Encyclopedia of Intensive Care Medicine

2012 Edition
| Editors: Jean-Louis Vincent, Jesse B. Hall

Abdominal Trauma, Damage Control

  • Clay Cothren BurlewEmail author
  • Ernest E. Moore
Reference work entry
DOI: https://doi.org/10.1007/978-3-642-00418-6_358



The term “damage control” was coined by the US Navy during World War II, and was defined as those procedures and skills employed to maintain or restore the watertight integrity, stability, or offensive power in a warship. This military term is used today to describe the management of the surgical equivalent of a sinking ship. The concept was introduced by Stone et al. in 1983 [1] and promulgated by the Ben Taub General group [2]. The fundamentals of damage control surgery (DCS) are to limit the operation to essential interventions, namely, controlling hemorrhage, shunting major vascular injuries, and limiting enteric contamination, in patients who are dying due to the bloody viscous cycle (the lethal triad of hypothermia, coagulopathy, and acidosis) (Fig. 1) [3]. Aborting the operation enables one to return the patient to the surgical intensive care unit (SICU) for resuscitation and correction of the coagulopathy. Once physiologic restoration...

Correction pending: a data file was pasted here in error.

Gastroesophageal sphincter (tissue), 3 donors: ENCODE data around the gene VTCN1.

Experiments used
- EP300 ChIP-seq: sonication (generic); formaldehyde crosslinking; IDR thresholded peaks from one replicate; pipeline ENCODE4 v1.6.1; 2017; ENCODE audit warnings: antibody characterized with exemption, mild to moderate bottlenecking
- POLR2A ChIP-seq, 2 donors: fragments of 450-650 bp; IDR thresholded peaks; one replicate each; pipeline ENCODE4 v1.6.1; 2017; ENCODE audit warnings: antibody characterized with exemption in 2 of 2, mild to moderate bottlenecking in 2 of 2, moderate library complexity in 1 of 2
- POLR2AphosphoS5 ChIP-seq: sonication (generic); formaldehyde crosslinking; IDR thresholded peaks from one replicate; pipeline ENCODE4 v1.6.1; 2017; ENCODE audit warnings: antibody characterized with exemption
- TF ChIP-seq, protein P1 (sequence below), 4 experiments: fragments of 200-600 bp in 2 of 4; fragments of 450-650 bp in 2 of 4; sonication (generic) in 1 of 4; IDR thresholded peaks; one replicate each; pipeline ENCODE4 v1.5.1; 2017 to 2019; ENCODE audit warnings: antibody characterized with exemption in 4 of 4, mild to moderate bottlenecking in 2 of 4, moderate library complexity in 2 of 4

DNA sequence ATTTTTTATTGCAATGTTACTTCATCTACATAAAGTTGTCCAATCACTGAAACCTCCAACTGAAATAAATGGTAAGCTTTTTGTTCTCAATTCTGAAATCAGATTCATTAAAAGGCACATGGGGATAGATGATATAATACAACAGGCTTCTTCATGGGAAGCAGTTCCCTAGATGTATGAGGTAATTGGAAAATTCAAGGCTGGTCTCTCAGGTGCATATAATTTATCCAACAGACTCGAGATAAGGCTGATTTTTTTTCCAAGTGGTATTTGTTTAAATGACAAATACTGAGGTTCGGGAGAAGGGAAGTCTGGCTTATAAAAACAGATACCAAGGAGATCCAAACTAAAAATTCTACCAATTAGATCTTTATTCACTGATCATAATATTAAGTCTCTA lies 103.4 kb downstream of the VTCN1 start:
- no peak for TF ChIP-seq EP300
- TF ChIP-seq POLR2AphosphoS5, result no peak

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Copyright information

© Springer-Verlag Berlin Heidelberg 2012

Authors and Affiliations

  1. 1.Department of SurgeryDenver Health Medical Center, University of Colorado DenverDenverUSA